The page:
Friday, December 02, 2005

DFA International Bazaar: Lunch

The second of the two tiangges I go to once a year is the annual DFA International Bazaar, held for one day only every 3rd Sunday of November. It is usually held at the World Trade Center along Roxas Boulevard, although last year it was held at the cramped Le Pavilion. It went back to the WTC this year, thankfully, where it is more spacious, so the aisles in between booths were wider, affording one more legroom to maneuver, which is specially important if you are carrying a heavy backpack of goodies plus two huge plastic bags on each hand.

I was initiated into this bazaar by a dear friend who works at the DFA. He just called me one day to say he got me an entrance ticket to a bazaar sponosored by his office. Am I glad he did, for I've been hooked ever since, making it a yearly ritual, nay a pilgrimage, missing it only the year I gave birth to my son, which had been the week before the bazaar. Last year I toured the constricted passageways in between booths at Le Pavilion while I was eight months pregnant, without the hubby's knowledge, but of course with my friend, who always secures my entrance ticket, and while two others waited outside with a car.

My main interest in this one, unlike in the first tiangge that I go to, is mainly food, international food, as may be gleaned from the bazaar's name. The DFA ladies organize this bazaar yearly as a fund-raising event to augment the ladies' foundation's scholarship funds. Most embassies in the country participate, sending their staff to man the booths themselves, and bringing in food and other merchandise from their respective countries to sell in the bazaar. The things one could buy in this bazaar are mostly unavailable locally, despite trade liberalization.

Aside from the regular booths, additional booths are set up at the back of the hall for freshly cooked dishes turned up by embassy staffers, so you could go on with your shopping the whole day without having to go out of the hall scouting for lunch along the breadth and width of Roxas Boulevard.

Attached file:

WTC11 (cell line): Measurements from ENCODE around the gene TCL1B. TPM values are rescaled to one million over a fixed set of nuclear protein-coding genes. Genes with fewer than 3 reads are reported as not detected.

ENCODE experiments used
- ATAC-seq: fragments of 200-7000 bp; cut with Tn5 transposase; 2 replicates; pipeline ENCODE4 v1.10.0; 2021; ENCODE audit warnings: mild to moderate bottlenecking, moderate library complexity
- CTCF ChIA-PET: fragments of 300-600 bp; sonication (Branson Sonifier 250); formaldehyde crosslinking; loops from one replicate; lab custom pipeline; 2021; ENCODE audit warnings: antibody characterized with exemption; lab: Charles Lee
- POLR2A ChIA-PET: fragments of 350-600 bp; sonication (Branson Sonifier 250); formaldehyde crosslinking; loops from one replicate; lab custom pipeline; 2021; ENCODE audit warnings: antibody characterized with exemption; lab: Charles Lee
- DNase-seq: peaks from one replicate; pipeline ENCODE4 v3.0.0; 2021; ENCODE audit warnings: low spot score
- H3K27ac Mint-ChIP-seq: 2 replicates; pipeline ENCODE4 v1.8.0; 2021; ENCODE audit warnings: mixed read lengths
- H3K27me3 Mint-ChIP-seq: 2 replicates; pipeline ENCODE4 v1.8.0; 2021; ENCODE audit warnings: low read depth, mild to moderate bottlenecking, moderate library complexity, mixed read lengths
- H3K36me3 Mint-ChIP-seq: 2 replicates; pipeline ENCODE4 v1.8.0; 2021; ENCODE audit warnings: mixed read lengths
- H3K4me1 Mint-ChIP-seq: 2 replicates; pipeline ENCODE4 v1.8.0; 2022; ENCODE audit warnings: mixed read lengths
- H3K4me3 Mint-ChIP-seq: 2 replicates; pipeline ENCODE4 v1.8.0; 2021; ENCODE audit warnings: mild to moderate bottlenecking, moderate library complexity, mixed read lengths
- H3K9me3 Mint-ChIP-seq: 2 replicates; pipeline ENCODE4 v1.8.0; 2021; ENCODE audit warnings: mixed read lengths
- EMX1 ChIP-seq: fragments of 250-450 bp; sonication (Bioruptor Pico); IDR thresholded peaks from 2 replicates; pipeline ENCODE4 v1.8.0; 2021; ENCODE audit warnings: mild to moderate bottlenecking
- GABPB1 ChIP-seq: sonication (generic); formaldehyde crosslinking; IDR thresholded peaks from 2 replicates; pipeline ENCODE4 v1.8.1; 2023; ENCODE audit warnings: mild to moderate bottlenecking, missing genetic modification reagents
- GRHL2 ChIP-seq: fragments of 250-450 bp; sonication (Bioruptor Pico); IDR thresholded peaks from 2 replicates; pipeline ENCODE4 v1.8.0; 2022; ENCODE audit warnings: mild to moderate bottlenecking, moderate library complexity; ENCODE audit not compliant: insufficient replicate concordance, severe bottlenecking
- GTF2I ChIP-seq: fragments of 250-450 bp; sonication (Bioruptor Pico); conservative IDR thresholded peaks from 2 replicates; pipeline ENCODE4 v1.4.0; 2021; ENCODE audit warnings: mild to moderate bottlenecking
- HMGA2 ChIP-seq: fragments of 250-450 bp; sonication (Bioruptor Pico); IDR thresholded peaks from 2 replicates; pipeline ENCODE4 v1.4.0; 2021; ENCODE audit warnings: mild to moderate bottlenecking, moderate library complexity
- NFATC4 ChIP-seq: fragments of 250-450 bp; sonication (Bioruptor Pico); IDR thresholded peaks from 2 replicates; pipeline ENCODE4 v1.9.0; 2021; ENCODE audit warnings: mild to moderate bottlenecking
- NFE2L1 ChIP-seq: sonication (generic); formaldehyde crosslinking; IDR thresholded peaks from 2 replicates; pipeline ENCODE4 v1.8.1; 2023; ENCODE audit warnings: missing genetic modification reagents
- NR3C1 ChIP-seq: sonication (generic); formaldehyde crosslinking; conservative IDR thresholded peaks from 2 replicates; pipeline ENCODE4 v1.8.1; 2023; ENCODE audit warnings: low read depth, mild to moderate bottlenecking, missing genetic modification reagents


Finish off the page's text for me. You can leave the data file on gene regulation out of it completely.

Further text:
This is one of the highlights of the bazaar for me. I always make sure I scout these food booths first before I inspect the regular booths so I could plan ahead what to eat for lunch, and what to munch on before and after it. Of course, as with other bazaars, there are free-flowing samples of the food on sale, so buying one for chichiria is generally unnecessary. But I have a bottomless stomach, trained early on by the belt when it comes to finishing the food on my plate, which translated to anything that is available.

I look forward every year to the Vietnamese eatery, always with offerings of rice noodle soup, fresh spring rolls, fried meat rolls and sticky Saigons. This year my friend and I stuffed ourselves so much with the cake samples that we remembered lunch already late in the day, and by that time the phō had ran out. But we were able to secure fresh spring rolls with cold prawn. And paella negra from the Spanish booth, which had ran out of it on us last year.

Last year we loved the beef pulut panggang from Brunei, spicy beef floss inside a roll of sticky rice cooked with coconut cream and wrapped in banana leaves, like a savory suman, so this time around I tried the prawn and spicy anchovies version. Very nice, and hot, though I would have liked to try the beef version again.

We bought chicken hainanese not knowing we had more than enough, so I took it home for dinner, but it was just your ordinary steamed chicken, nothing spectacular. Our dessert consisted of a pandan mousse on sticky rice, again from Brunei, which is the green/white square at the lefthand foreground in the photo, and my beloved gulab jamun from the Indian booth.

I also bought arroz tres leches from the Panama booth, which also sold paella and some pink and white coconut candy balls. We were expecting something fancy with the arroz tres leches (pictured above, center), or rice with three kinds of milk, thinking some kind of special milk was in there, but upon inquiry we were told the rice was mixed with fresh milk, condensed milk and evaporated milk, and I almost couldn't help myself laughing. But it was delicious, and kept so well in the refrigerator. It had some nutmeg, which nicely accentuated the milk and the raisins on top.

One thing we noticed is the prevalence of rice in all the dishes. The fare was mostly Asian, anyway, with a smattering of Spanish and Spanish-influenced cuisines. Which was just as well, for it gave us energy to discover some real great finds, still food related, and kept our hunger in check as we trudged the aisles. It prevented us, too, from being too disappointed with the expensive but over-rated ice cream from Theobroma, which we happily did not have to finish, as we were still sated with our lunch.

Thank you, Edwin. For the lunch and for introducing me to this. Let's have an adventure again next year.

Food finds at the 2007 Bazaar

1 comment:

Anonymous said...

You're welcome Karen. And you have to mention the ice cream's brand name, hehe. Now, anybody who reads your article would think twice before buying a Theobroma ice cream, hahaha! Kawawang Theobroma. And sure, let's do this again next year.:-)